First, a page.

Decision to sack top Hartlepool cop over misconduct overturned

Lee Rukin
Lee Rukin

A police force's decision to dismiss a senior officer accused of lying to colleagues about how he sustained serious facial injuries after he was beaten up has been overturned.

Temporary Chief Inspector Lee Rukin, who lived on Hartlepool's Bishop Cuthbert Estate, appeared before a Cleveland Police misconduct hearing last year, and was dismissed without notice.

It was claimed he had told several senior colleagues how he sustained serious facial injuries – including a fractured eye socket and cheekbones as well as several damaged teeth – during a cycling accident - but that the firearms officer had been attacked by a love rival, who knocked him unconscious and left him lying in the street.

Mr Rukin was hauled before a panel accused of breaching Cleveland Police’s guidelines of honesty and integrity, and discreditable conduct. He did not contest the hearing and was dismissed with immediate effect.

But on April 27, a Police Appeals Tribunal ( PAT ) heard an appeal by Mr Rukin against the findings of the Misconduct Panel.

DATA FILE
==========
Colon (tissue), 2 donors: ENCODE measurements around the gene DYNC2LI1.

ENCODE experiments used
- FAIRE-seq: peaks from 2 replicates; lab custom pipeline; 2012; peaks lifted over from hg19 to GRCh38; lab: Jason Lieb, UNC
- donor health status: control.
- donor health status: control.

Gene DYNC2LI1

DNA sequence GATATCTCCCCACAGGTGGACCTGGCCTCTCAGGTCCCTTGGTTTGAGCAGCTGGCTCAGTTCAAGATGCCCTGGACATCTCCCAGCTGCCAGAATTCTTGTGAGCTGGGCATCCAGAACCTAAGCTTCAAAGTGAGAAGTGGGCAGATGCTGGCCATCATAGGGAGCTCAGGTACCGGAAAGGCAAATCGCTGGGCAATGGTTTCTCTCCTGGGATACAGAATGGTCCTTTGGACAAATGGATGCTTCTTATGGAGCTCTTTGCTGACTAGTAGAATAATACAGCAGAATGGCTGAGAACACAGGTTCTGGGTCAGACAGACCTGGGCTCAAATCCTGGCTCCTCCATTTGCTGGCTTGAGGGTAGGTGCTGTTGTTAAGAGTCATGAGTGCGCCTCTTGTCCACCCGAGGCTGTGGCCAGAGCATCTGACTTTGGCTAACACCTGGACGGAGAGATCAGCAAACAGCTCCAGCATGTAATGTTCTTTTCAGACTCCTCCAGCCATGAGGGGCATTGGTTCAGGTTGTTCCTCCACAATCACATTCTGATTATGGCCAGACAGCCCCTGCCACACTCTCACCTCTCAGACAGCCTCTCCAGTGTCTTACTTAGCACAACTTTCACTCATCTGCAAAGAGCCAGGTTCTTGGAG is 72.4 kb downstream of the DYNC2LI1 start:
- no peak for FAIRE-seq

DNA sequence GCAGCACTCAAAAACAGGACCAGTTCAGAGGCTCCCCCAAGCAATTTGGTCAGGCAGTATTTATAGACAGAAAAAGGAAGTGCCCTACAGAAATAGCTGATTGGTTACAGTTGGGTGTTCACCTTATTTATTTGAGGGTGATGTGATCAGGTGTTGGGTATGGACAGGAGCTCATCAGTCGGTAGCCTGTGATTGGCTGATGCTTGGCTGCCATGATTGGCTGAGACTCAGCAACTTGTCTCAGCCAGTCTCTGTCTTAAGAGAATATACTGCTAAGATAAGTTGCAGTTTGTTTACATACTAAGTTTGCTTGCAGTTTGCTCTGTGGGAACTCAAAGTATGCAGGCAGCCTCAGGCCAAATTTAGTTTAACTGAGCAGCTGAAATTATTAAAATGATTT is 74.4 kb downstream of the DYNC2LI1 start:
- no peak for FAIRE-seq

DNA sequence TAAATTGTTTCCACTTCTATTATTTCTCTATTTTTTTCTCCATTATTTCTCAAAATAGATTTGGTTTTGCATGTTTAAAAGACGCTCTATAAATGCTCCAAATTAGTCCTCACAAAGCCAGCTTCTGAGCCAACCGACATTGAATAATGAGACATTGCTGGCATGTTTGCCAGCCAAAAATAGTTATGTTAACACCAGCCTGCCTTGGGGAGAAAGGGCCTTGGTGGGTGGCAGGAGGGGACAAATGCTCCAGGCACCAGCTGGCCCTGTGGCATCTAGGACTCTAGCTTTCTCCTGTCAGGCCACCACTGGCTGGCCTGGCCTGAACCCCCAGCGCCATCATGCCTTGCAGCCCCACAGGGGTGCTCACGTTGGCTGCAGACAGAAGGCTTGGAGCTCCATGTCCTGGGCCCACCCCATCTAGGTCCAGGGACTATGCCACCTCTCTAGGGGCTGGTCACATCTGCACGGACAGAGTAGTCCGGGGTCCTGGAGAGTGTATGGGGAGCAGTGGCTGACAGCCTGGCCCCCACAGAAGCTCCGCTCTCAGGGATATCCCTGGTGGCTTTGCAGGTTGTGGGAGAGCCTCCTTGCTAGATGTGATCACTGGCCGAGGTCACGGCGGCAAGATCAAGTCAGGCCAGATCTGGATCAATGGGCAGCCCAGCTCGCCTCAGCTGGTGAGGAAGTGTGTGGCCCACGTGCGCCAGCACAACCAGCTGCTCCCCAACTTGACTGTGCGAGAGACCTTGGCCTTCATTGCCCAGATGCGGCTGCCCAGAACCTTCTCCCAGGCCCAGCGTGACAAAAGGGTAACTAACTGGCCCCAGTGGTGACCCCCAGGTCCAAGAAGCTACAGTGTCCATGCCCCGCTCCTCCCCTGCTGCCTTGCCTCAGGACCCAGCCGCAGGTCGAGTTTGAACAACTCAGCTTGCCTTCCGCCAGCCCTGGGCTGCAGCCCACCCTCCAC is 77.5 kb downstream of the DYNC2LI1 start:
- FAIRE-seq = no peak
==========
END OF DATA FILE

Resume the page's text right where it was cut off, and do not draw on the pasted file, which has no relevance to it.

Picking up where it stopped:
In its findings the PAT said: "The PAT upheld the Panel’s finding in respect of the first matter faced by Mr Rukin, namely that he had breached the Code in respect of Honesty and Integrity. The PAT further determined that such breach amounted to misconduct and not as the Panel had found, gross misconduct.

"In relation to the second matter faced by Mr Rukin, namely that he had breached the Code in respect of discreditable conduct, the PAT determined that the decision of the Panel should be quashed.

"The PAT further determined that the sanction of dismissal imposed by the Panel was unreasonable and substituted it for the sanction of a 'final written warning'."

A Cleveland Police spokesperson said: "The Police Appeals Tribunal has overturned a decision to dismiss former Temporary Chief Inspector Lee Rukin in favour of the sanction of a final written warning for breaching honesty and integrity.

“We maintain that all police officers should act with honesty and integrity at all times and uphold the highest standards of professional behaviour, which rightly the public expects from the police service. We will carefully assess the judgement made by the Police Appeals Tribunal and consider options available to us."

Mr Rukin is not currently at work and it is not yet known whether he will return to his post.